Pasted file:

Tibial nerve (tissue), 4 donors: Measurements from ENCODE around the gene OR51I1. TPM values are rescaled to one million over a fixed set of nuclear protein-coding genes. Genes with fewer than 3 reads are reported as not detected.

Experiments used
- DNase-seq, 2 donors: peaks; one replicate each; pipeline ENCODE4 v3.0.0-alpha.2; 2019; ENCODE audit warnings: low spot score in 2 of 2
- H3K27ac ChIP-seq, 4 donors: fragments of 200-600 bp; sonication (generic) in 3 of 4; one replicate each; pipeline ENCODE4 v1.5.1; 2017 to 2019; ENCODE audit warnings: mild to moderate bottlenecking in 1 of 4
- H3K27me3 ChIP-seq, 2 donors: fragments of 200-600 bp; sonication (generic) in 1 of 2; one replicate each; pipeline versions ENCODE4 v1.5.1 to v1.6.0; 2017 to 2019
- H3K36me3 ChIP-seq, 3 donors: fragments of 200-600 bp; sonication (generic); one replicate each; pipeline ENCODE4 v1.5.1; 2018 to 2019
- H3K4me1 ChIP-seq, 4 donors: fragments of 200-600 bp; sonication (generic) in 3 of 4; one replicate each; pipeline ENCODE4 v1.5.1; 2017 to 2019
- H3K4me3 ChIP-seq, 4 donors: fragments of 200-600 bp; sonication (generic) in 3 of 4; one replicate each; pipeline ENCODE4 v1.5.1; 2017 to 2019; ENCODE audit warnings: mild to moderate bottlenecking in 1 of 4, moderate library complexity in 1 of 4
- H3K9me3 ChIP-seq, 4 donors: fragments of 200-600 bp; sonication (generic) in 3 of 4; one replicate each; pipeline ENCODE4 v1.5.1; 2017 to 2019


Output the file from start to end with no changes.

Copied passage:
Tibial nerve (tissue), 4 donors: Measurements from ENCODE around the gene OR51I1. TPM values are rescaled to one million over a fixed set of nuclear protein-coding genes. Genes with fewer than 3 reads are reported as not detected.

Experiments used
- DNase-seq, 2 donors: peaks; one replicate each; pipeline ENCODE4 v3.0.0-alpha.2; 2019; ENCODE audit warnings: low spot score in 2 of 2
- H3K27ac ChIP-seq, 4 donors: fragments of 200-600 bp; sonication (generic) in 3 of 4; one replicate each; pipeline ENCODE4 v1.5.1; 2017 to 2019; ENCODE audit warnings: mild to moderate bottlenecking in 1 of 4
- H3K27me3 ChIP-seq, 2 donors: fragments of 200-600 bp; sonication (generic) in 1 of 2; one replicate each; pipeline versions ENCODE4 v1.5.1 to v1.6.0; 2017 to 2019
- H3K36me3 ChIP-seq, 3 donors: fragments of 200-600 bp; sonication (generic); one replicate each; pipeline ENCODE4 v1.5.1; 2018 to 2019
- H3K4me1 ChIP-seq, 4 donors: fragments of 200-600 bp; sonication (generic) in 3 of 4; one replicate each; pipeline ENCODE4 v1.5.1; 2017 to 2019
- H3K4me3 ChIP-seq, 4 donors: fragments of 200-600 bp; sonication (generic) in 3 of 4; one replicate each; pipeline ENCODE4 v1.5.1; 2017 to 2019; ENCODE audit warnings: mild to moderate bottlenecking in 1 of 4, moderate library complexity in 1 of 4
- H3K9me3 ChIP-seq, 4 donors: fragments of 200-600 bp; sonication (generic) in 3 of 4; one replicate each; pipeline ENCODE4 v1.5.1; 2017 to 2019